Canadian farmers make planting progressCanadian farmers can plant a lot of acres when the weather cooperates — and in late May it finally did.
By: Jonathan Knutson, Agweek
Canadian farmers can plant a lot of acres when the weather cooperates — and in late May it finally did.
Though rain returned in early June, a brief late-May respite from cool, wet conditions allowed many producers on the soggy Canadian prairies to make rapid planting progress. Though some farmers, particularly ones in Manitoba, are still behind, the outlook is better than a week earlier.
“We’re still a little behind overall, but we’ve caught up some,” says Blair Rutter, the Winnipeg, Manitoba-based executive director of the Western Canadian Grain Growers Association.
“There’s been some concern (about delayed planting). We’re not in too bad shape now, though,” he says.
Modern farm equipment and technology provide “greater capacity to get more grain in the ground in a narrow (planting) window,” he says.
Parts of the Canadian prairie have been in a wet cycle for five or six years, notes Levi Wood, a Regina, Saskatchewan, farmer.
Many producers in the wet areas have factored that into their business plans and bought bigger machinery, helping them plant more rapidly this spring, he says.
Even so, planting has been slow in Manitoba, where only two-thirds of crops were in the ground by June 2, according to Manitoba Agriculture, Food and Rural Development, which tracks planting progress.
Planting has been particularly tardy in northwest Manitoba, where about half of crops were in the ground by late May. Some fields in the area probably won’t get planted this spring, even if the weather begins to cooperate, according to published reports.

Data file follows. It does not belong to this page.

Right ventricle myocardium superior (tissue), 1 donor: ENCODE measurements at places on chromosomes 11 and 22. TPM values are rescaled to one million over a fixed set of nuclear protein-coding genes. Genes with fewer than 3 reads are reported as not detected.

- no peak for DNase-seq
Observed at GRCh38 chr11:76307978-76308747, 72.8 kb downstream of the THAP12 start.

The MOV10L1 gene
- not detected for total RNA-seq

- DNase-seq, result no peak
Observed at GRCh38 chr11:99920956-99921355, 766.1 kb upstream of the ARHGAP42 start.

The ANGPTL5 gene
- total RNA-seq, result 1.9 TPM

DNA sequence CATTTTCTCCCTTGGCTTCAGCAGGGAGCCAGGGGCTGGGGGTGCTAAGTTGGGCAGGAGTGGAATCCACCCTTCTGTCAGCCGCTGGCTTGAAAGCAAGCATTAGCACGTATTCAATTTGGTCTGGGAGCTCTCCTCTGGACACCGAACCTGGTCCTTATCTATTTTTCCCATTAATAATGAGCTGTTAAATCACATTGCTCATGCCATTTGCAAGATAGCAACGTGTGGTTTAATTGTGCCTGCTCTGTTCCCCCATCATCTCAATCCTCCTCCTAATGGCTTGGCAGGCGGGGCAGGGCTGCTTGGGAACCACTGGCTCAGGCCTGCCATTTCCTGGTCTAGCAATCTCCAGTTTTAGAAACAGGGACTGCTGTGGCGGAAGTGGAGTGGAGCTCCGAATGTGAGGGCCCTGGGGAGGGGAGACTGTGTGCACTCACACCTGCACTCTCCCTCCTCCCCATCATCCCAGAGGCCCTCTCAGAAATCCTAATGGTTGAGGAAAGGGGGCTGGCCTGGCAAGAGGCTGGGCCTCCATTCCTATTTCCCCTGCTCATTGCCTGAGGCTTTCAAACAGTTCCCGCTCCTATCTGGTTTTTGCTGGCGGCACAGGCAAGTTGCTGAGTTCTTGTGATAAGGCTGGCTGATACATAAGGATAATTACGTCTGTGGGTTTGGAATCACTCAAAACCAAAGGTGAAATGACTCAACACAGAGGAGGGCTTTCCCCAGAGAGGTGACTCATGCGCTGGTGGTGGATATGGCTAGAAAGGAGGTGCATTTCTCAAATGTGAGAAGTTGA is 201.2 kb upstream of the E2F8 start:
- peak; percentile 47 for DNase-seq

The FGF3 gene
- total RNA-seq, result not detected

In Alberta, planting has gone relatively well and farmers there generally are wrapping up.
In Saskatchewan, the biggest prairie producer, 78 percent of fields were planted by June 2. That’s ahead of the five-year average of 76 percent finished, a reflection of the recent wet springs that Wood refers to.
This year, “We had some pretty decent weather and we made pretty good progress (in late May),” Wood says.
His farm had one or two days of planting remaining when he talked with Agweek.
Rainfall had varied greatly, however, and planting is further behind in some parts of the province than others, according to Saskatchewan Agriculture’s weekly crop report, issued June 5.
Many producers in the province will need warm, dry weather before they can resume planting, the report says.
Crop insurance deadlines
Overall, some fields, and parts of other fields, are so wet that they probably won’t get planted, even if the weather cooperates during the week of June 9, says Bruce Burnett, weather and crop specialist with CWB Market Research Services. CWB formerly was known as the Canadian Wheat Board.
Crop insurance deadlines will affect planting decisions for some Canadian farmers.
Deadlines for planting corn and soybeans, which are becoming more common in parts of southern Canada, already have passed, Burnett says.
But upcoming deadlines for some other crops are approaching, he says.
In Canada, the federal and provincial governments, along with farmers, share in the cost of all-crop insurance. Typically, farmers pay about a third of the total cost, Wood says.
As is the case with federally subsidized crop insurance in the U.S., Canadian farmers must plant their crops by certain deadlines to qualify for full insurance coverage. The deadlines vary by crop and geographic locations known as “risk areas.”
Here’s an example, using numbers from the Manitoba Agricultural Services Corp.’s website:
In much of northern Manitoba, the deadline for full coverage of canola is June 10, with a June 11 to 15 “extended seeding period” deadline for 20 percent reduced coverage. In much of southern Manitoba, the deadline for full coverage of canola is June 15, with a June 16 to 20 extended seeding period deadline for 20 percent reduced coverage.
In general, the planting season is five days to a week longer in southern Canada than in northern Canada. There also are pockets in parts of western Canada that are more susceptible to frost than parts of eastern Canada, Burnett says.